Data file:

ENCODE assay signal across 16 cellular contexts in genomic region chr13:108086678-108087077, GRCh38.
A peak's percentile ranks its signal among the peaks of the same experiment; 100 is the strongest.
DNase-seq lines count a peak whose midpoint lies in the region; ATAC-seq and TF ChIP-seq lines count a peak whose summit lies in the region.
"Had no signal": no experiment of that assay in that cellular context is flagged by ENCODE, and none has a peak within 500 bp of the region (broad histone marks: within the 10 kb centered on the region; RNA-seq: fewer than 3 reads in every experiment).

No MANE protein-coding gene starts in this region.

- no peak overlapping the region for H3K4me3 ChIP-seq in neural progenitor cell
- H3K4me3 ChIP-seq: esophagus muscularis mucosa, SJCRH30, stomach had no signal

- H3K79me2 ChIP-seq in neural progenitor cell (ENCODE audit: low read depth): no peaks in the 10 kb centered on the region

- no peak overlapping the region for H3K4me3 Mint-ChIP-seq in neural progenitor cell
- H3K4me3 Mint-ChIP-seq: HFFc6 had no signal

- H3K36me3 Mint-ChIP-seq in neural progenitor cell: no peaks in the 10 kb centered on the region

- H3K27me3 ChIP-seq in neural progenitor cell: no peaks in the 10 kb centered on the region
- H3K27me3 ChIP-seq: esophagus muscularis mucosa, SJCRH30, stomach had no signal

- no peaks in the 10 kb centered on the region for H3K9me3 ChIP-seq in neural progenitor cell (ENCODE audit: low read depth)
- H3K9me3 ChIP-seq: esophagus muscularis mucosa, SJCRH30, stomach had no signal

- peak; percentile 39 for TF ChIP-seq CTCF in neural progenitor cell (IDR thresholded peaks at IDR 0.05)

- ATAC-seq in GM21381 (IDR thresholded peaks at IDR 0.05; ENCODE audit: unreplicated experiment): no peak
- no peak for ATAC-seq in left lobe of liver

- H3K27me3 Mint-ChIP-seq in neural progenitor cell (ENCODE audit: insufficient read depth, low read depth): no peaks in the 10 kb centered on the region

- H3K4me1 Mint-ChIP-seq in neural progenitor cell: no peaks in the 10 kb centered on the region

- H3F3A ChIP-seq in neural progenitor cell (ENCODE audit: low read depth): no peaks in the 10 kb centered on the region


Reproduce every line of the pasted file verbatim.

ENCODE assay signal across 16 cellular contexts in genomic region chr13:108086678-108087077, GRCh38.
A peak's percentile ranks its signal among the peaks of the same experiment; 100 is the strongest.
DNase-seq lines count a peak whose midpoint lies in the region; ATAC-seq and TF ChIP-seq lines count a peak whose summit lies in the region.
"Had no signal": no experiment of that assay in that cellular context is flagged by ENCODE, and none has a peak within 500 bp of the region (broad histone marks: within the 10 kb centered on the region; RNA-seq: fewer than 3 reads in every experiment).

No MANE protein-coding gene starts in this region.

- no peak overlapping the region for H3K4me3 ChIP-seq in neural progenitor cell
- H3K4me3 ChIP-seq: esophagus muscularis mucosa, SJCRH30, stomach had no signal

- H3K79me2 ChIP-seq in neural progenitor cell (ENCODE audit: low read depth): no peaks in the 10 kb centered on the region

- no peak overlapping the region for H3K4me3 Mint-ChIP-seq in neural progenitor cell
- H3K4me3 Mint-ChIP-seq: HFFc6 had no signal

- H3K36me3 Mint-ChIP-seq in neural progenitor cell: no peaks in the 10 kb centered on the region

- H3K27me3 ChIP-seq in neural progenitor cell: no peaks in the 10 kb centered on the region
- H3K27me3 ChIP-seq: esophagus muscularis mucosa, SJCRH30, stomach had no signal

- no peaks in the 10 kb centered on the region for H3K9me3 ChIP-seq in neural progenitor cell (ENCODE audit: low read depth)
- H3K9me3 ChIP-seq: esophagus muscularis mucosa, SJCRH30, stomach had no signal

- peak; percentile 39 for TF ChIP-seq CTCF in neural progenitor cell (IDR thresholded peaks at IDR 0.05)

- ATAC-seq in GM21381 (IDR thresholded peaks at IDR 0.05; ENCODE audit: unreplicated experiment): no peak
- no peak for ATAC-seq in left lobe of liver

- H3K27me3 Mint-ChIP-seq in neural progenitor cell (ENCODE audit: insufficient read depth, low read depth): no peaks in the 10 kb centered on the region

- H3K4me1 Mint-ChIP-seq in neural progenitor cell: no peaks in the 10 kb centered on the region

- H3F3A ChIP-seq in neural progenitor cell (ENCODE audit: low read depth): no peaks in the 10 kb centered on the region